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the one with the argument about elite college education

Here we go again: A famous paper by Dale and Krueger claims that going to an elite college doesn’t matter. Their proof: students admitted to more selective schools who instead go to other schools make just as much as those who enrolled in the selective schools. Settled? Not so fast. Robin Hanson kicks up dust by going back and rereading the papers. First, there is an effect – if you don’t use any control variables. Second, there is an effect of selectivity if you use a selectivity measure other than college SAT. If you use the Barron’s selectivity index and tuition charged, then you get effects.

The comments at Hanson’s blog and Marginal are both worth reading. A few good points: people who select into less competitive schools may be less motivated; tuition may correlated with family SES and family connections can get you into the right jobs; the Dale and Krueger paper does not control for occupation; elite schools tend to be stepping stones to absurdy well paying sectors like finance. Bottom line: colleges sort both on family and ability/drive, so you can find a regression to suit your taste. Other views? Dead horses are available in the comment section.

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Written by fabiorojas

March 24, 2009 at 2:47 am

Posted in economics, education, fabio

4 Responses

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  1. There are a lot of problems with their design, as pointed out in the comments, that have to do with the size of their cells. Standard errors are high, and they throw away a lot of the data.

    However, because it appears that bias works in favor of more talented students favoring more selective schools, it should be possible to get an upper bound of the benefit of attending a selective school.

    Hanson picks up an interesting point. Though the positive effect of attending a competitive school as judged by Barron’s made the abstract of the working paper (22% increase in income by attending the most selective schools), the authors run no such regression in the 2002 QJE paper. The authors state that that the results are “similar” to the case of attending a school with high average SAT score–which is insignificant under most specifications.

    But why not just report the coefficient on Barron’s selectivity with the matched students in the final paper–or at least tell me why this estimate changed drastically upon publication? If this is in fact near zero, then I think we can fairly conclusively say that the benefits of attending a selective school are low in general. If this is positive–and there are some hints that it might be (attending a ‘top’ private or public school yields high returns, but no matching was done in this case. Paying higher tuition appears to be a worthwhile investment, but of course if you have loans to pay off, then you self-select into a better career.)–then we are back to debating whether the benefits of attending a good colleges are due to student ability or selective colleges; human capital or signaling–at least until they find a better instrument.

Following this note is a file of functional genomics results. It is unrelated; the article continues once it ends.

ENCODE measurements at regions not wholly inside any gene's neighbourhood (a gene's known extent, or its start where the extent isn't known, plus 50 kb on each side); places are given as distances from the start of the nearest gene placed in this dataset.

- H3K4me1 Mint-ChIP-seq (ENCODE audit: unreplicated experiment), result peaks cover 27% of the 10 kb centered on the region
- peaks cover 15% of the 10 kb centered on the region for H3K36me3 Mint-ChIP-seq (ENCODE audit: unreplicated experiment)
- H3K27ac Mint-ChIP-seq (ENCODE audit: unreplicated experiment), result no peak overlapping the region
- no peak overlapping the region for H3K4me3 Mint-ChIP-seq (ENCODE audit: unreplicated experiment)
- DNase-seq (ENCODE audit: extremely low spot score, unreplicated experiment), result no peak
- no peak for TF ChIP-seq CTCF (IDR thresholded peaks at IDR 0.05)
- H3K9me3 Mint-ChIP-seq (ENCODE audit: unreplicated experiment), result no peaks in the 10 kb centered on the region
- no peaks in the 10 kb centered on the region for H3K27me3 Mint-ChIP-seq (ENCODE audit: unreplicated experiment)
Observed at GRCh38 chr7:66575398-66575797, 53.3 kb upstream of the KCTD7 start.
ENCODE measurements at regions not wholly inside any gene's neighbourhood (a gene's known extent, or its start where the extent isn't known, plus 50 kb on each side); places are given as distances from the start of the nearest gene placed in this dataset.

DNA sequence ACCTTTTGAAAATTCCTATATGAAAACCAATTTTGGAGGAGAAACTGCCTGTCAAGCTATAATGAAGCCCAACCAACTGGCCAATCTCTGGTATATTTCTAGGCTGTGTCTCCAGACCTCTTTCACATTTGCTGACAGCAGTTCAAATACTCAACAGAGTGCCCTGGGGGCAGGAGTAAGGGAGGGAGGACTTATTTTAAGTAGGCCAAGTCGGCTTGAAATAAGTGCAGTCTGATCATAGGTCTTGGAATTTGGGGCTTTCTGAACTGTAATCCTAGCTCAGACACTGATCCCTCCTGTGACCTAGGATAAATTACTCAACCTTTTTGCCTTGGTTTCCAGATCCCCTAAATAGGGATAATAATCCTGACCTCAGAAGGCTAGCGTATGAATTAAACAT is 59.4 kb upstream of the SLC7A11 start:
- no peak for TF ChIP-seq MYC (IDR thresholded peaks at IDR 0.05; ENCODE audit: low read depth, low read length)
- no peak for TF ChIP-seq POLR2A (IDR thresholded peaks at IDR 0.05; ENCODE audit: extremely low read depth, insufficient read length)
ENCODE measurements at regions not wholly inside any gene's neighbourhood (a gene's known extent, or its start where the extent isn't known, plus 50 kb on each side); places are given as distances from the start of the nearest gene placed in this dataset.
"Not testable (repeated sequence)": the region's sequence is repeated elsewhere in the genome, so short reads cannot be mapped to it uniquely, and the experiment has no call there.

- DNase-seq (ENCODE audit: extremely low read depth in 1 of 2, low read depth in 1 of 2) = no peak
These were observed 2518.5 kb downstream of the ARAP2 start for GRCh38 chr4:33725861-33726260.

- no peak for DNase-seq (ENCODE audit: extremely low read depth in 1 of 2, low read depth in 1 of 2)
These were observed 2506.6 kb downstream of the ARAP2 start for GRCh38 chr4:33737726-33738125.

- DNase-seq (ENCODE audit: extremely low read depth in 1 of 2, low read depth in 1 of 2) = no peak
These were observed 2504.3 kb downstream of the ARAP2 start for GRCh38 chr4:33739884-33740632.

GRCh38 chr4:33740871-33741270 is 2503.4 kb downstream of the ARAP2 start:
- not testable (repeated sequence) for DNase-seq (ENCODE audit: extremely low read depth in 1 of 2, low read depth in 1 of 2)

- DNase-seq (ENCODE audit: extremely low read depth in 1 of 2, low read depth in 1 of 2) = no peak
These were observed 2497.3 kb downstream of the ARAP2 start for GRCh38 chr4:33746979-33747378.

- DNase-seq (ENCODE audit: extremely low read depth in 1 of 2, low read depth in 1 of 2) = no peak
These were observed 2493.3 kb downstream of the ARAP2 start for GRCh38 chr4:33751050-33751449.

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    Thorfinn

    March 24, 2009 at 5:28 am

  2. Well the other obvious issue that no one seems to address is the assumption that level of income is a good measuring device for college’s “worth.” Sure it’s important, and I won’t knock anyone who goes to fluff their bottom line, but isn’t there something to be said for how college changes you as a human being?

    A more selective school will likely expose you to a higher quality of campus speakers, a group of colleagues who are more motivated, intelligent, diverse and interesting as well as superior programs in art, music and other “intangibles” that can shape who you are as a human being and open up new horizons. Money is important, but it’s not the only thing to consider.

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    Emerson

    March 29, 2009 at 12:29 pm

  3. The topic is quite hot in the net right now. What do you pay the most attention to when choosing what to write ?

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    Heartburn Home Remedy

    April 15, 2009 at 12:12 pm

  4. […] 24Mar: Good discussions at Marginal Revolution, Hacker News, and Org Theory. SHARETHIS.addEntry({ title: "College Prestige Lies", url: […]

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